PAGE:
The Carroll County High School Marching Band will represent Virginia in the nation’s capital on July 4, 2017 for the National Independence Day Parade in Washington, D.C.
As if the invitation itself wasn’t a big enough honor, the Marching Cavaliers were nominated by United States Senator Mark Warner, a former Governor of Virginia.
“We were surprised and very honored to receive that recognition from the Senator,” CCHS Band Director Michael Farina said. “We feel extremely blessed to be nominated and we want to do our best representing Carroll County and Southwest Virginia. I don’t think there is a better Independence Day Parade to be in, to be in the nation’s capital on the Fourth of July, to get to see the fireworks that evening and the national symphony, so we definitely need to write Senator Warner a big thank you letter.”
Since taking over as the CCHS Band Director in 2010, Farina has guided the Marching Cavaliers into a powerful program that has won many awards and honors over the past six years. He said he’s still not sure how the nomination from Warner came about.
“I have no idea how he did it, but he picked us so we are going to take him up on the offer,” Farina said. “They told us there are a couple of different ways to get invited to the parade, either through a Senator’s nomination or a music association’s nomination. It will be our yearly trip next year and we expect it will be a lot of fun.”
The 2017 National Independence Day Parade will actually mark the second time Farina has been involved with the patriotic parade. He performed as a middle school student at Fauquier County in 1992.
“It was huge. It is pretty much the Macy’s Thanksgiving Day Parade but on the Fourth of July. It’s that big,” Farina said. “It’s definitely an honor to take the kids up there, hopefully get some help from the community helping the kids out, trading out some of these older instruments for some newer, nicer looking ones, something we can make the best representation of Carroll County that we can. I marched in it when I was in the eighth or ninth grade and I never thought I would have the opportunity to do it again, so I am happy I get to do it as a director as well.”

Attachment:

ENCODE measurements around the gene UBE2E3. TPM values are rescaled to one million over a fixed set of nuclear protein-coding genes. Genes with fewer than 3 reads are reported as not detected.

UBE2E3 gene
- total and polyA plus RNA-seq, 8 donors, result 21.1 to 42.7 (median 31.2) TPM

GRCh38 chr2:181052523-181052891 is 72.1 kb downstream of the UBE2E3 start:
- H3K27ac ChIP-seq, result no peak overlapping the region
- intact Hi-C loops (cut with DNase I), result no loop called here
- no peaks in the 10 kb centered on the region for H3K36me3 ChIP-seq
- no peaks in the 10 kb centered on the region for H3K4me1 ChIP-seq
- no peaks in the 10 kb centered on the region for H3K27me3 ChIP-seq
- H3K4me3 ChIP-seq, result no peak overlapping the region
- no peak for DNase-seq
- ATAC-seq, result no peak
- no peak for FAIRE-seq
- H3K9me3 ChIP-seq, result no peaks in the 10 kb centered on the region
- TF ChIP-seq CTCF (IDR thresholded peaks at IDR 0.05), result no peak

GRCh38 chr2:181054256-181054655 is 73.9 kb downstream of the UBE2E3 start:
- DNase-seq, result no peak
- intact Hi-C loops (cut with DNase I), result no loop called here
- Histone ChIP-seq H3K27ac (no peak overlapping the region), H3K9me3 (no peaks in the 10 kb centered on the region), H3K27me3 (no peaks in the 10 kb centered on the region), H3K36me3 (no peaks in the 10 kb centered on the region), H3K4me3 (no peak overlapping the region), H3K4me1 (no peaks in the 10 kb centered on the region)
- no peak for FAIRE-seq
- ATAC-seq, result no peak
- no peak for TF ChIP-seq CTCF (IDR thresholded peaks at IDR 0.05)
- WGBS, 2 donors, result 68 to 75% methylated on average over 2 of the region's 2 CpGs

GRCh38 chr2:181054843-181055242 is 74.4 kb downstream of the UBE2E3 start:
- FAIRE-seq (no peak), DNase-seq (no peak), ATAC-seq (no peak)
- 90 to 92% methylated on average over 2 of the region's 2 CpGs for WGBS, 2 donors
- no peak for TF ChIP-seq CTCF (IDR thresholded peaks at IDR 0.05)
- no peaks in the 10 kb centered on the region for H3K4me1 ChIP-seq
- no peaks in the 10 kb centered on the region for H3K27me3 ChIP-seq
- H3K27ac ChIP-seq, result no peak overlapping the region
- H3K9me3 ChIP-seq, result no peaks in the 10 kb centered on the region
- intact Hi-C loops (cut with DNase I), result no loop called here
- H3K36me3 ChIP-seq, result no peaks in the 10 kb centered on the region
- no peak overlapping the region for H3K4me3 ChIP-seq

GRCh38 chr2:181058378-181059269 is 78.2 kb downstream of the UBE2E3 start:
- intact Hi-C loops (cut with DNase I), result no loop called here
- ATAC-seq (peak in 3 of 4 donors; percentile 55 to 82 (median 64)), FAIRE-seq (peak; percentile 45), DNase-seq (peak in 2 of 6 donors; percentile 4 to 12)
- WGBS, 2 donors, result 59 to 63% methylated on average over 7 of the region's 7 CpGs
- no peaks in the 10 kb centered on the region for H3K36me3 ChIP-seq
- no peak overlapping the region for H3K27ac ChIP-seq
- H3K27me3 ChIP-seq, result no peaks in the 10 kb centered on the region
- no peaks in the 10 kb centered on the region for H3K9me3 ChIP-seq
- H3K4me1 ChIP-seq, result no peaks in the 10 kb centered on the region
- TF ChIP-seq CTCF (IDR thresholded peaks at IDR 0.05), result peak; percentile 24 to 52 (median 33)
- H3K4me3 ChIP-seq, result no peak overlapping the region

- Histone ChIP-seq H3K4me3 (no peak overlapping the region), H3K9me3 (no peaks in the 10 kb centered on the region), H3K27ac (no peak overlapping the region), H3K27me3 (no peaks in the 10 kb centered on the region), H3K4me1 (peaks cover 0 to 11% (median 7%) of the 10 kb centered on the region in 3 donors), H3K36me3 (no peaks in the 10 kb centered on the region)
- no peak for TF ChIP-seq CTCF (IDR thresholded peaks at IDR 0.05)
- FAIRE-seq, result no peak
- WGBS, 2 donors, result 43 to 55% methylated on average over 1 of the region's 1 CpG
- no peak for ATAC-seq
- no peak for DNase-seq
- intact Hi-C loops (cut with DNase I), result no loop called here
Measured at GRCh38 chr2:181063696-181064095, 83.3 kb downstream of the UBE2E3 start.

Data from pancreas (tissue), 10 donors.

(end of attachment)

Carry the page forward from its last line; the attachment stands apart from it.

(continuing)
Farina said the deadline to submit all the paperwork for the event is not until February, but everyone’s so excited about it “I plan on having that in the mail by the end of the week.” He broke the news to the students Monday.
“They were amazed and just shocked in a good way. They were so excited,” Farina said. “The seniors this year unfortunately won’t get to go with us because they are graduating, but I told them we wouldn’t have gotten to this point if it weren’t for their hard work. They have helped build the program to what it is now so they get to claim credit for the invitation, but unfortunately they don’t get to go.”
Next year’s seniors will have graduated by the time July of 2017 rolls around, but they will still be able to make the trip. While the trip is for the CCHS Marching Band, Farina said anybody in the band program who wants to march in the parade will be allowed to do so.
“We will have rehearsals and things they will have to attend. We will probably have to do some conditioning for this because it is a three- or four-mile parade and in the Fourth of July D.C. heat. You don’t just pick up an instrument and do it,” Farina said. “You’ve got to train for that one, so we will do some practices after school is out and get them ready. But anybody in the band program who wants to go is welcome to go.”
The CCHS Band Director said the plan is to make a three- or four-day trip out of the National Independence Day Parade so students can see the museums and most of what the nation’s capital has to offer. The band will work up a patriotic song to perform during the parade and perhaps a couple of other numbers as well.
Even though the parade is more than a year away, Farina said the band hopes to have the itinerary nailed down by the end of the school year so next year can be spent focusing solely on fundraising. It something that is very deserving, he said.
“There are a lot of talented kids in Carroll County,” Farina said. “We just show them what to do and they do it. A lot of credit goes to the kids for working as hard as they do.”